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The GOP claims mandate, plans to implement far-reaching conservative agenda

WASHINGTON, DC - JANUARY 07: Speaker of the House Paul Ryan (R-WI) (3rd L) shares a laugh with Republican members of Congress after signing legislation to repeal the Affordable Care Act, also known as Obamacare, and to cut off federal funding of Planned Parenthood during an enrollment ceremony in the Rayburn Room at the U.S. Capitol January 7, 2016 in Washington, DC. President Barack Obama has promised to veto the bill. (Photo by Chip Somodevilla/Getty Images)

According to one Washington Post writer, the election of President-elect Donald Trump was what many who failed to see him a viable candidate thought it might have been all along: a way for the GOP to pass an agenda they've been working on for years and just needed a president with an R by his name to make it happen.

Everything from rolling back financial sector regulations to cutting taxes, to repealing and replacing Obamacare has been on the wish list of congressional Republicans, writes Dave Wiegel. And now that Trump is set to be inaugurated in January, the GOP can finally implement their wide-ranging plan that has been "long in the making."

When the 115th Congress begins this week, with Republicans firmly in charge of the House and Senate, much of that legislation will form the basis of the most ambitious conservative policy agenda since the 1920s. And rather than a Democratic president standing in the way, a soon-to-be-inaugurated Donald Trump seems ready to sign much of it into law.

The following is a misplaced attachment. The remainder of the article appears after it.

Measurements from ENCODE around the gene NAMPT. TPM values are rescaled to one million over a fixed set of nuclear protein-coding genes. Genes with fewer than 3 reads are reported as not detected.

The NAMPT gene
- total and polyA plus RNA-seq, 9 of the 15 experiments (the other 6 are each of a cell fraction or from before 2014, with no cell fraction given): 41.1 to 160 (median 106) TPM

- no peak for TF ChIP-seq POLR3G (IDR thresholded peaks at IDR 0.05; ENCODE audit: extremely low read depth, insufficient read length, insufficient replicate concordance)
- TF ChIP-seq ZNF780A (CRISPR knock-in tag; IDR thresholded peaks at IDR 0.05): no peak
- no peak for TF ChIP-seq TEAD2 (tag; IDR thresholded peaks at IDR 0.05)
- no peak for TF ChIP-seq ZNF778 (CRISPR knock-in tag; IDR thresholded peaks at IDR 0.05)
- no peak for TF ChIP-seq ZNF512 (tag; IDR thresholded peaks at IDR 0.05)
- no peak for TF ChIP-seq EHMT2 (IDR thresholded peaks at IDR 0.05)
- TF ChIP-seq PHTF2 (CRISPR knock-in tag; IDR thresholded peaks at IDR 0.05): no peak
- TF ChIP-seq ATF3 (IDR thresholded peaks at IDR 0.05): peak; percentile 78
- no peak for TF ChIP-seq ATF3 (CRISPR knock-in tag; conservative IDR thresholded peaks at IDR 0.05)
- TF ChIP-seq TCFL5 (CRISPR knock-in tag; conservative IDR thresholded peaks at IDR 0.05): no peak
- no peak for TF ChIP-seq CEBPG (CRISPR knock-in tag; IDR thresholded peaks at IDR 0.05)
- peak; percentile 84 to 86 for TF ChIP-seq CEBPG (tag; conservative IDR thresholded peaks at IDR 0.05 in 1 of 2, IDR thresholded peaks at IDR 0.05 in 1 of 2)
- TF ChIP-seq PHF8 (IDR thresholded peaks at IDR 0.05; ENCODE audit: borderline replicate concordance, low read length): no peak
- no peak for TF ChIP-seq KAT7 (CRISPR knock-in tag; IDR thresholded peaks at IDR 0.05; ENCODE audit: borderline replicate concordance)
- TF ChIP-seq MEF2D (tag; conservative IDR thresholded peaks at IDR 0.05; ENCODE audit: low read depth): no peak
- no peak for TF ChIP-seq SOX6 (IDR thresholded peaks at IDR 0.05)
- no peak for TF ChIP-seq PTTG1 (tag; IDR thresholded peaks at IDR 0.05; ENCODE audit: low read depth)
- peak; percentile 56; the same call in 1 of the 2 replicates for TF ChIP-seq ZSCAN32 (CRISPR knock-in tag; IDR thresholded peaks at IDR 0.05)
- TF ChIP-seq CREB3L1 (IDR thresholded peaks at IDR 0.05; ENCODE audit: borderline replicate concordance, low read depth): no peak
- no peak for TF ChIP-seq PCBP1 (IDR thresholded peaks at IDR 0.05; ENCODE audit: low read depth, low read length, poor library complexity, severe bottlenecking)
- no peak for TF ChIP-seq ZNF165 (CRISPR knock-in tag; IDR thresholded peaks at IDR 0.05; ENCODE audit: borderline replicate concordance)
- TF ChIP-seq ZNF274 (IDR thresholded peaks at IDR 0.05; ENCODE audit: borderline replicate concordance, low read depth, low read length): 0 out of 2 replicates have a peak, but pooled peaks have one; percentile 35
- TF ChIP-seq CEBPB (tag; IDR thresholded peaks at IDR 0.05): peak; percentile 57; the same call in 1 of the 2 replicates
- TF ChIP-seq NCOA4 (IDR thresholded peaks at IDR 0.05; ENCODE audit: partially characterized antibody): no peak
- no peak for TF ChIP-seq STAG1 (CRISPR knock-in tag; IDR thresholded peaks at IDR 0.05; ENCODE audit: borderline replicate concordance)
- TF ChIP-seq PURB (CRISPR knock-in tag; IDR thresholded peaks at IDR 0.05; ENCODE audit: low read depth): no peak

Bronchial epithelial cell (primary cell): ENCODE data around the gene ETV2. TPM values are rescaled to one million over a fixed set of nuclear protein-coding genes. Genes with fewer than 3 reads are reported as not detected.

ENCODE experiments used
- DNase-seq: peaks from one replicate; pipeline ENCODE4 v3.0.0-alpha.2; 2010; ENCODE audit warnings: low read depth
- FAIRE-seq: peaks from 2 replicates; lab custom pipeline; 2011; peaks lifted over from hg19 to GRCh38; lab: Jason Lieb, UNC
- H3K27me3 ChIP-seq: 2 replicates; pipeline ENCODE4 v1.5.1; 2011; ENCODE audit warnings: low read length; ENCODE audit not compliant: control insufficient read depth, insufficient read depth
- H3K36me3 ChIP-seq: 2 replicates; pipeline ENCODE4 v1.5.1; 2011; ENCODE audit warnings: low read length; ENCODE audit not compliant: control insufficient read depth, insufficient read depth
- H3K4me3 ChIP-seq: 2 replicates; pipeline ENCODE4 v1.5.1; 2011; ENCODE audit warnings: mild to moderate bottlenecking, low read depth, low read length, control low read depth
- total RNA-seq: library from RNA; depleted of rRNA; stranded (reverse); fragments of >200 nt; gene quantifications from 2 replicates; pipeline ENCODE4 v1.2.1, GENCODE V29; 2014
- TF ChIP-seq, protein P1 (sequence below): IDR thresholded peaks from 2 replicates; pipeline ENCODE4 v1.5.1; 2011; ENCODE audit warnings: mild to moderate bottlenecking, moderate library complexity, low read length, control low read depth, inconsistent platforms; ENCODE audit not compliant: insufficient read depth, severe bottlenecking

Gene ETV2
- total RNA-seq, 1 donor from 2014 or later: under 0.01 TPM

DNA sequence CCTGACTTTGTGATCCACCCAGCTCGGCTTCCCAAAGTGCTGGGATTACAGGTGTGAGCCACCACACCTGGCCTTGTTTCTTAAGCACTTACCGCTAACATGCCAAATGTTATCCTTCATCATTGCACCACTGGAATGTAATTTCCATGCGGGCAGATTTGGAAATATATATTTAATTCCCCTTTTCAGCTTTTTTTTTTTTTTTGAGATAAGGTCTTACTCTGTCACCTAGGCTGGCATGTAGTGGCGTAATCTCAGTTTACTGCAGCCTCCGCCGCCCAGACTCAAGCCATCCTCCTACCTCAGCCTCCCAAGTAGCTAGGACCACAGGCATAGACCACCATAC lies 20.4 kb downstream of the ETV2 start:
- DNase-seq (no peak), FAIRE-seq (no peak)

Weigel quotes American for Tax Reform's Grover Norquist in 2012 as he "described the ideal president as 'a Republican with enough working digits to handle a pen' and 'sign the legislation that has already been prepared.'" Trump certainly meets that criteria. And with a Republican in the White House and both chambers of Congress securely in the GOP's hands, the Republicans are claiming a mandate to pass all of the legislation they have been quietly and diligently working on through most of President Barack Obama's tenure.

The Republicans, say Weigel, plan on using several methods at their disposal since they control Congress and the White House, most notably the budget reconciliation process (requiring only a 51-vote majority rather than a filibuster-proof 60 votes) and the Congressional Review Act (allowing Congress to cast a simple majority vote of disapproval for any regulation).

The irony, as Democrats realized after the election, was that congressional Republicans were poised to have more influence over the national agenda in 2017 than congressional Democrats did after the 2008 election that put Obama in the White House with his party in control on Capitol Hill.

While the Democratic majority in 2009 was larger than the GOP advantage this year, the Democrats were hamstrung in ways they came to regret.

The entire piece is worth a read. If the voters really were serious about electing Donald Trump as an agent of change, they are certainly about to get what they wanted.

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